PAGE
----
Monday, November 12, 2007

No shoehorns - asking the right questions

First published online 12th November 2004

I recently gave a short seminar in London about global name and address management. Much of the time was taken up in emphasizing how culturally different names are addresses are around the world, and how systems must be adapted to match these differences, rather than trying to match real-world information to an inadequate system.

At the end, one of the questions was: "OK, I accept everything you say, but, if I'm stuck with a system which has been designed to take only American addresses, how can I shoehorn international addresses into that format?". The questioner was using Siebel. SAP users at the seminar all nodded in understanding. They all felt that they had to try to change the world because their systems demanded it.

The answer to the question, by the way, is that you can't. You can try, but you will damage your data, pollute your database and face huge bills to clean data up after the event. What is mysterious to me is why the users, large corporations who can vote with their wallets, don't turn this problem around and confront Siebel, SAP and cohorts, and demand that, given what they are charging for their systems, they make them more valid for storing global data. I think a few choice words and hinted threats to move to other systems from a small number of large users would make the suppliers move fast to do this. I haven't heard this being done, and I think it's time somebody started the ball rolling.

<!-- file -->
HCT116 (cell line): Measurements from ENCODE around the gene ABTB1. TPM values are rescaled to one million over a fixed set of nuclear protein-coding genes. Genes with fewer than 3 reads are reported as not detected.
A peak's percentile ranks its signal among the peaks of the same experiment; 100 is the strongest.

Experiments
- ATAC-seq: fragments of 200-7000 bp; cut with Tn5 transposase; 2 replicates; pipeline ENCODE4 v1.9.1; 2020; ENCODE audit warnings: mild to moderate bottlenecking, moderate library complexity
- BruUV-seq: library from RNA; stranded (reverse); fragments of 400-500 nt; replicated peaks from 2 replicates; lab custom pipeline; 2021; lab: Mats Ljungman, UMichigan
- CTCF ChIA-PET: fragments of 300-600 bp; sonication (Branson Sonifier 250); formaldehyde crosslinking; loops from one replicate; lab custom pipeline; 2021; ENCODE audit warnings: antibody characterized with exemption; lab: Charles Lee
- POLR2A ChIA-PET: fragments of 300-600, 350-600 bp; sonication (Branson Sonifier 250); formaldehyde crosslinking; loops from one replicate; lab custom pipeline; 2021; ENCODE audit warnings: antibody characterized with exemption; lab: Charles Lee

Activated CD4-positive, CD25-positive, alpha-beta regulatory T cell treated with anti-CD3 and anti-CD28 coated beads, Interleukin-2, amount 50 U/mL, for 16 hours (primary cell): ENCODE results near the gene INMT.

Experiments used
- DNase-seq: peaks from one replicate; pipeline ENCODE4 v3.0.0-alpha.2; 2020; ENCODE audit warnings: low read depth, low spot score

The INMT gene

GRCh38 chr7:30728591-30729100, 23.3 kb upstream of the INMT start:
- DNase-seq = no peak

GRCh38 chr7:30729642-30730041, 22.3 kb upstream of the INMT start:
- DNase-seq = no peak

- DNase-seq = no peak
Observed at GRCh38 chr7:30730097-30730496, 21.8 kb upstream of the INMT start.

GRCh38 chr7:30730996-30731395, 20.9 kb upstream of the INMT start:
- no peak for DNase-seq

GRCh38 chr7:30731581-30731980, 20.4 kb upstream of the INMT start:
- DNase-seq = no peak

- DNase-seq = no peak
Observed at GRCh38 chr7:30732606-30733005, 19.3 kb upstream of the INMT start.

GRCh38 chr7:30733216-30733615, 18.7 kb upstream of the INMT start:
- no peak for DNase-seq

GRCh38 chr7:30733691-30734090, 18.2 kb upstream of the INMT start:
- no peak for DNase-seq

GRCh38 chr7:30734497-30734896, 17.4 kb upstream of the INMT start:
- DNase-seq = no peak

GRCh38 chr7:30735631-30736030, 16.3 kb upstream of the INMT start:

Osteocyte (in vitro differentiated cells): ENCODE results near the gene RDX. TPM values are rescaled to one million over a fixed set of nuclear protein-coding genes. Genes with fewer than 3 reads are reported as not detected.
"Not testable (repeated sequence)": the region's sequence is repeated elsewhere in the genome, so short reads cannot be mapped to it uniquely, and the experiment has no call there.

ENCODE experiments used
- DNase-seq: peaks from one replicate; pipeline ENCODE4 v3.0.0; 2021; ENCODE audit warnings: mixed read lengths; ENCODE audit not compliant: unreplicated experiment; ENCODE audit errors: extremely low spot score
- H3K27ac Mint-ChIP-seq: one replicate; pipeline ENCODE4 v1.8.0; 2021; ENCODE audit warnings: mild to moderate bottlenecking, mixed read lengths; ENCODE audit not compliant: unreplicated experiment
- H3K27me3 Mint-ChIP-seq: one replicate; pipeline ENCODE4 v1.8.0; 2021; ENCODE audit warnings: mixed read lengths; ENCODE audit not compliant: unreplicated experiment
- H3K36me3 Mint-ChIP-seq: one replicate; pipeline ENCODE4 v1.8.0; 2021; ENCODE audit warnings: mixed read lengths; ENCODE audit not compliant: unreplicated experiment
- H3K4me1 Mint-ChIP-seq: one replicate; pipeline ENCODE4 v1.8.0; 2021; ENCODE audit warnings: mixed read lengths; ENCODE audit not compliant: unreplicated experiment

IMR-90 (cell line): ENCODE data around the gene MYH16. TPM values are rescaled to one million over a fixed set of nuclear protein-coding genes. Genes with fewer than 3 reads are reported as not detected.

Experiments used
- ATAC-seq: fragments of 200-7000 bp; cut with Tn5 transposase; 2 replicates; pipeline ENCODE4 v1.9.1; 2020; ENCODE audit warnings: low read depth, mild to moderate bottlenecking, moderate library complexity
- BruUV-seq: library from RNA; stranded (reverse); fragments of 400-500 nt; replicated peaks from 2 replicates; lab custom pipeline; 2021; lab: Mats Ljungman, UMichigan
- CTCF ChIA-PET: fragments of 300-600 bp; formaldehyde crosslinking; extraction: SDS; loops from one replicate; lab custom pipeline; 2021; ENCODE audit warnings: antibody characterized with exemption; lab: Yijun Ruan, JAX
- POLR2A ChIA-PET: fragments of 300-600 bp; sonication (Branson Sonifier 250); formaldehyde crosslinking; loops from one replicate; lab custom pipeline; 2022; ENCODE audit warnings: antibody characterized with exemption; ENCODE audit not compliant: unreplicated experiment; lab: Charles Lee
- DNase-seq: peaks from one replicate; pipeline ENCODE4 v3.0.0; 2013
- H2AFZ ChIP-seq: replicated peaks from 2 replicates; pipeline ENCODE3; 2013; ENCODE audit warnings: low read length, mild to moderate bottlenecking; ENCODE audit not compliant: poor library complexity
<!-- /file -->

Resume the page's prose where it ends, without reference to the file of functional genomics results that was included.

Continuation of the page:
The secret is to ask the right question.

I recently read an article about parsing international personal names. The question asked by the author was "How would you split these names in order to put the proper elements in the surname field and given name field?". He then listed 6 personal names with different cultural origins. What I noted immediately was that one name was Islamic, where family names are not used; one name contained a generational name; one a patronym; one a preposition and so on. The idea that these names could have been shoehorned into an Anglo-Saxon given name/family name structure is not acceptable. In my eyes, the question being asked was wrong. Why try to force information into a system which is blatantly not suited to it? My question would have been: "How can I adjust my database structure to hold these personal name forms?"

Let's call time on showhorning and start asking the right questions!

(c) 2004 Graham Rhind. Reproduction only allowed with permission. Comment and dialogue welcome.

No comments: